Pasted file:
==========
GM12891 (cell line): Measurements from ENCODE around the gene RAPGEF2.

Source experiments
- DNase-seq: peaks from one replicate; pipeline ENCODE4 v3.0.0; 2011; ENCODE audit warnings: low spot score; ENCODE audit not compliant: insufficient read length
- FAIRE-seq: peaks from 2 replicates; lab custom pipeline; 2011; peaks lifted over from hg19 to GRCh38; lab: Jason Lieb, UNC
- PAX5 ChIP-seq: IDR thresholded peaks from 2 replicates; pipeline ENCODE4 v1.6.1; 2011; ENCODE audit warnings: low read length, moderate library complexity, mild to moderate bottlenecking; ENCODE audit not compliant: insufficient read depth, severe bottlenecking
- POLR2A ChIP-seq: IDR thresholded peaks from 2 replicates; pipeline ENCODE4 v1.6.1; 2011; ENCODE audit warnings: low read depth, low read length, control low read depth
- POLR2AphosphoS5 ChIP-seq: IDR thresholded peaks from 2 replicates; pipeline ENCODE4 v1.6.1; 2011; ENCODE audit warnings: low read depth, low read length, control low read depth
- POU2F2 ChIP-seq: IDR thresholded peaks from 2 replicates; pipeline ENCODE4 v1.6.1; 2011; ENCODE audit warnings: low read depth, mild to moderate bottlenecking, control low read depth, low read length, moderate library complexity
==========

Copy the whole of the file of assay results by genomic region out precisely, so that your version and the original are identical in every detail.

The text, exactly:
GM12891 (cell line): Measurements from ENCODE around the gene RAPGEF2.

Source experiments
- DNase-seq: peaks from one replicate; pipeline ENCODE4 v3.0.0; 2011; ENCODE audit warnings: low spot score; ENCODE audit not compliant: insufficient read length
- FAIRE-seq: peaks from 2 replicates; lab custom pipeline; 2011; peaks lifted over from hg19 to GRCh38; lab: Jason Lieb, UNC
- PAX5 ChIP-seq: IDR thresholded peaks from 2 replicates; pipeline ENCODE4 v1.6.1; 2011; ENCODE audit warnings: low read length, moderate library complexity, mild to moderate bottlenecking; ENCODE audit not compliant: insufficient read depth, severe bottlenecking
- POLR2A ChIP-seq: IDR thresholded peaks from 2 replicates; pipeline ENCODE4 v1.6.1; 2011; ENCODE audit warnings: low read depth, low read length, control low read depth
- POLR2AphosphoS5 ChIP-seq: IDR thresholded peaks from 2 replicates; pipeline ENCODE4 v1.6.1; 2011; ENCODE audit warnings: low read depth, low read length, control low read depth
- POU2F2 ChIP-seq: IDR thresholded peaks from 2 replicates; pipeline ENCODE4 v1.6.1; 2011; ENCODE audit warnings: low read depth, mild to moderate bottlenecking, control low read depth, low read length, moderate library complexity